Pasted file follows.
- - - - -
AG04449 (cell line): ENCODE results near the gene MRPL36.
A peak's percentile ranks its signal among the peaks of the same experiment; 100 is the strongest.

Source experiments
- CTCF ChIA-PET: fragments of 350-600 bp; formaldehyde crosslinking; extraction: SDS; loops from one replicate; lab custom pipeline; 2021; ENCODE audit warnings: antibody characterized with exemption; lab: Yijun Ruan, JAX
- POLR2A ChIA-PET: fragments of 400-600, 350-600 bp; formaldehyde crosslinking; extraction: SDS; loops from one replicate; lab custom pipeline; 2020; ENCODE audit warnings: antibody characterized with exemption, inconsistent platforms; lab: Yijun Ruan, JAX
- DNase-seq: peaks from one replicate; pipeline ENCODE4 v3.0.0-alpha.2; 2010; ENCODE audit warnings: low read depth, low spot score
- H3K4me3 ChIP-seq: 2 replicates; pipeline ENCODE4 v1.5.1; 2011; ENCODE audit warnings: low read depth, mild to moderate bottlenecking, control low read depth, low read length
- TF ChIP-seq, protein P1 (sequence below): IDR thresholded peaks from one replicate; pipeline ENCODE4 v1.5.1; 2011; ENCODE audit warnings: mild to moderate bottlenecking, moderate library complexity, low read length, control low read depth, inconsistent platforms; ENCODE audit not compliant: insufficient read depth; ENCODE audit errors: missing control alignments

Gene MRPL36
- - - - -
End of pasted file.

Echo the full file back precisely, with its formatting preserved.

AG04449 (cell line): ENCODE results near the gene MRPL36.
A peak's percentile ranks its signal among the peaks of the same experiment; 100 is the strongest.

Source experiments
- CTCF ChIA-PET: fragments of 350-600 bp; formaldehyde crosslinking; extraction: SDS; loops from one replicate; lab custom pipeline; 2021; ENCODE audit warnings: antibody characterized with exemption; lab: Yijun Ruan, JAX
- POLR2A ChIA-PET: fragments of 400-600, 350-600 bp; formaldehyde crosslinking; extraction: SDS; loops from one replicate; lab custom pipeline; 2020; ENCODE audit warnings: antibody characterized with exemption, inconsistent platforms; lab: Yijun Ruan, JAX
- DNase-seq: peaks from one replicate; pipeline ENCODE4 v3.0.0-alpha.2; 2010; ENCODE audit warnings: low read depth, low spot score
- H3K4me3 ChIP-seq: 2 replicates; pipeline ENCODE4 v1.5.1; 2011; ENCODE audit warnings: low read depth, mild to moderate bottlenecking, control low read depth, low read length
- TF ChIP-seq, protein P1 (sequence below): IDR thresholded peaks from one replicate; pipeline ENCODE4 v1.5.1; 2011; ENCODE audit warnings: mild to moderate bottlenecking, moderate library complexity, low read length, control low read depth, inconsistent platforms; ENCODE audit not compliant: insufficient read depth; ENCODE audit errors: missing control alignments

Gene MRPL36